Deep in the heart of the Ecuadorian Amazon lies one of the worst environmental disasters in human history. Over the past several decades, oil companies have discharged more than 18 billion gallons of petroleum contaminated wastewater into the Sucumbíos region in northeastern Ecuador. The contamination, which spans a geographic region roughly the size of Rhode Island, is described by the media as “Amazonian Chernobyl.”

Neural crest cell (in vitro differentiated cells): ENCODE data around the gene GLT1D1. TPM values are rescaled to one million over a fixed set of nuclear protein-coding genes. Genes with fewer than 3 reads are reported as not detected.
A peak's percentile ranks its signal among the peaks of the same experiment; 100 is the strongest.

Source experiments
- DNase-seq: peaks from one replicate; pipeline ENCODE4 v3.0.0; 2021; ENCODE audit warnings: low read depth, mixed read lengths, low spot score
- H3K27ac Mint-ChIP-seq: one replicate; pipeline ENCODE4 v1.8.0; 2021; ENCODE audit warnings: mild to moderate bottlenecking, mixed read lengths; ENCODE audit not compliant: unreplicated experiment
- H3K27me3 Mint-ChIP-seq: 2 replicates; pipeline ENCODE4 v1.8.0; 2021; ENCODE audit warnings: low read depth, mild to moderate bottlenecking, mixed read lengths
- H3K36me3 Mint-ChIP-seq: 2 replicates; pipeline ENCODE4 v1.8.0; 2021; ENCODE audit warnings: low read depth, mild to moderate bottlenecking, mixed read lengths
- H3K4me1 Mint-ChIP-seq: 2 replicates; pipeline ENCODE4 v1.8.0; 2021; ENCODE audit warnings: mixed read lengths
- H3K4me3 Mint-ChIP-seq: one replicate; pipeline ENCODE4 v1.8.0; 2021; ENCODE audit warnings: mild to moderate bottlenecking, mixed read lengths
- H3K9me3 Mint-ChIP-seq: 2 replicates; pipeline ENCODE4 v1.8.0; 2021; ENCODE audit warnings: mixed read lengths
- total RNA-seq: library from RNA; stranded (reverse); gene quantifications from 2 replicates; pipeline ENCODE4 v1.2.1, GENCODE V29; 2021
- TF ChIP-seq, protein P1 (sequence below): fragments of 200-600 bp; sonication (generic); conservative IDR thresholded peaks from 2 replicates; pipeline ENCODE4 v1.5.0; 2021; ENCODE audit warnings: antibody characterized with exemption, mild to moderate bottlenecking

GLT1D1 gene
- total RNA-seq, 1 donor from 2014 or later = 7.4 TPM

Now a grassroots effort known as the Amazon Mycorenewal Project (AMP) hopes to take remediation into their own hands- and to the people of Sucumbíos. The scientists, international volunteers and Ecuadorians driving the AMP believe the key to remediation lies in microorganisms thriving in petroleum-contaminated soils. Today, the AMP launched an indiegogo campaign to raise money for research that will determine whether naturally occurring bacteria, fungi and plants can be used to degrade the toxic petro-waste that has plagued the region.
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